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Even in the worst of times over the past four decades there has been little argument within Guyana on our foreign relations. Guyana proudly hosted the non-aligned conference of foreign ministers in 1972; chaired the Council for Namibia at the UN; promoted Caribbean unity which led to the formation of CARICOM as well as the establishment of diplomatic relations with Cuba. Guyana’s voice was effective and respected in the international community.
The same cannot be said in recent times. We confuse even ourselves as in recent days with the embarrassing and shameful behaviour on the issue of Taiwan seemingly in a callous manner to abandon the long standing One China Policy. The government has also remained silent on any matter pertaining to Haiti and the manner in which it dealt with the free movement of peoples within CARICOM was fully exposed with its recent handling of the Haitian refugee matter.
There is little doubt that the PPP government made several agreements with former Secretary of State Mike Pompeo. The Guyanese people have not been informed about any agreements and/or commitments which were made. In sharp contrast to the APNU+AFC administration the Irfaan Ali regime has supported interference in Venezuela’s electoral affairs, de recognized the Polisario Front and so withdrew support from the right of the Saharawi people to self-determination thus giving comfort to Morocco’s territorial ambitions on Western Sahara. This claim has been recognized by the United States but never by the United Nations. Was the real motive the development of economic relations with Taiwan or a response to wishes of the United States?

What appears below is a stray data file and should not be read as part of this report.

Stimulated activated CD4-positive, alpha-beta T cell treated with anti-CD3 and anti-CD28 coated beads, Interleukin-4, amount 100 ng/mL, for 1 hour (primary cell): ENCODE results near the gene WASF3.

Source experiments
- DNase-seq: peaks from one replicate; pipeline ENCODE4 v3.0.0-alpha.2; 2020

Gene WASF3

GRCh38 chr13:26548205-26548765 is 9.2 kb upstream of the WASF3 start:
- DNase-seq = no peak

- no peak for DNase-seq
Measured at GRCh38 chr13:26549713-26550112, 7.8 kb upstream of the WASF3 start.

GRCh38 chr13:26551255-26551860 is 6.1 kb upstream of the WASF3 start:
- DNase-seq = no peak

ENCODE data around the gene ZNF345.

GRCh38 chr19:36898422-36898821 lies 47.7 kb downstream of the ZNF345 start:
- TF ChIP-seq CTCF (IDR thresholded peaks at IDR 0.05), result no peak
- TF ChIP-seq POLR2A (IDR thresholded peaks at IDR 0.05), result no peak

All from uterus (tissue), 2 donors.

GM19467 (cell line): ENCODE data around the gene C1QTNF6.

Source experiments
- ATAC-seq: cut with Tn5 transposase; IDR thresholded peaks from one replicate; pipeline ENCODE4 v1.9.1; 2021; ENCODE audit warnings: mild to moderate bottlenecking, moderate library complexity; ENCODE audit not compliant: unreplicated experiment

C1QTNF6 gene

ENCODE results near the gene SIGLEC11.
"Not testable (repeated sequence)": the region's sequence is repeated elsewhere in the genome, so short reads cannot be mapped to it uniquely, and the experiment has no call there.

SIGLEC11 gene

One would have thought that the chairing of the Group of 77 at the United Nations and the legacy of Forbes Burnham and Cheddi Jagan would have informed a higher consciousness and prompted ethical responses on the diplomatic front.
There was a time in this country where it was axiomatic that there would be general agreement on significant foreign policy issues. This is particularly true for any position on Venezuela. So far, there has been no attempt to engage relevant stakeholder views in any timely or structured way.
Guyana has to rebuild its independent and principled foreign policy positions on the regional and world stage. In the months it has been in office the PPP government has allowed the country’s diplomatic and foreign policy to be guided by issues related more to that party’s narrow political interests with little or no regard to Guyana’s legacy in conducting a principled foreign policy and also demonstrating little concern for the interest of the Guyanese people as a whole for now or the future.
Leader of the Opposition